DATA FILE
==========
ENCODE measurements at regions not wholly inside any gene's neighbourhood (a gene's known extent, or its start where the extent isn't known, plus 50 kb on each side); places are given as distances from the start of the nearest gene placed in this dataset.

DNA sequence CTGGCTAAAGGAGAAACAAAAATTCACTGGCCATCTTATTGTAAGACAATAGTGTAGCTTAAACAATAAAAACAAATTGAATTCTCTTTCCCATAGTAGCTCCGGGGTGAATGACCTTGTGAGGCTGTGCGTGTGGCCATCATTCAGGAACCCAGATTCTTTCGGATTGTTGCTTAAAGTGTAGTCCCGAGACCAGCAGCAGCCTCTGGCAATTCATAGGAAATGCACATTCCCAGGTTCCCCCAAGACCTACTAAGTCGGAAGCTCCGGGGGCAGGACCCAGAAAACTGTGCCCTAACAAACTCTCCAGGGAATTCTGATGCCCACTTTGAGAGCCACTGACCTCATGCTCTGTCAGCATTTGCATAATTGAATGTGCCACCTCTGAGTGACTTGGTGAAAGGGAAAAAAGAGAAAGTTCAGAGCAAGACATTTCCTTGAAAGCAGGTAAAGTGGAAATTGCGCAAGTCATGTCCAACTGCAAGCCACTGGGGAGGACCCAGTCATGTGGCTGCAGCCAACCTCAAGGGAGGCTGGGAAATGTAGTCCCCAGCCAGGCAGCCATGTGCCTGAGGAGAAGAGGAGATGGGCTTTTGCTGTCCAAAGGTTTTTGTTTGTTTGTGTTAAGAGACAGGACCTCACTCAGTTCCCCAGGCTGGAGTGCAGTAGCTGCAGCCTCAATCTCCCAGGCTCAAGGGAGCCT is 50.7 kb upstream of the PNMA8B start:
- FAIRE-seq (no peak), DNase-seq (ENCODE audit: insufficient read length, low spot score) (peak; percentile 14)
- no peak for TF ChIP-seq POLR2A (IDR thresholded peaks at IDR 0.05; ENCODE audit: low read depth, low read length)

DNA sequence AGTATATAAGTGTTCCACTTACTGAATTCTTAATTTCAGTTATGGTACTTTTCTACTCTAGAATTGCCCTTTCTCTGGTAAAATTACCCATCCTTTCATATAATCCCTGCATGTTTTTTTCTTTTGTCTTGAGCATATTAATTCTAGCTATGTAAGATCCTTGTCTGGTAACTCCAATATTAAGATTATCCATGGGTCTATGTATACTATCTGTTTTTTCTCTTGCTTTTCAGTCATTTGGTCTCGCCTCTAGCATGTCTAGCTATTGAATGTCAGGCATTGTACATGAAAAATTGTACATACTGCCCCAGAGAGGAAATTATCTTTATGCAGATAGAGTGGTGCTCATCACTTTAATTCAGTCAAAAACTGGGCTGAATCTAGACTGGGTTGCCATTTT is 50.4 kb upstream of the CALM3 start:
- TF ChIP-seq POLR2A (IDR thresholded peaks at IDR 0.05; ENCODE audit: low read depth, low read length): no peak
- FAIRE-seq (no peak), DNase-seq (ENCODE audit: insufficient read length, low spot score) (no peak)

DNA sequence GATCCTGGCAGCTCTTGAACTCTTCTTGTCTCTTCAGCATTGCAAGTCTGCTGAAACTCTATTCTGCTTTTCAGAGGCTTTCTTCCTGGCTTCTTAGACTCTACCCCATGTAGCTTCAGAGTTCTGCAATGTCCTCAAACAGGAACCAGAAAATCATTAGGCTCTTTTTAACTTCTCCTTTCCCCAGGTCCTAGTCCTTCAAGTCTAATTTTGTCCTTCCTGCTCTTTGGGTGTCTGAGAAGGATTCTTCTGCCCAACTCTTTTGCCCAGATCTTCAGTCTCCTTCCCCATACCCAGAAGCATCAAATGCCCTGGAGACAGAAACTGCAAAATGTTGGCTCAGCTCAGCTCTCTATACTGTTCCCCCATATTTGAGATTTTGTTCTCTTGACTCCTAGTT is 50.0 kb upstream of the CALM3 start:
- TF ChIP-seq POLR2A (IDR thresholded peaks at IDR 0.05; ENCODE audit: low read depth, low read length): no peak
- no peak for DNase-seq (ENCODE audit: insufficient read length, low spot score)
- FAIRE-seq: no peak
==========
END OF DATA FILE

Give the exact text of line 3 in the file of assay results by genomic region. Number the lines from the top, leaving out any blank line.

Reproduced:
- FAIRE-seq (no peak), DNase-seq (ENCODE audit: insufficient read length, low spot score) (peak; percentile 14)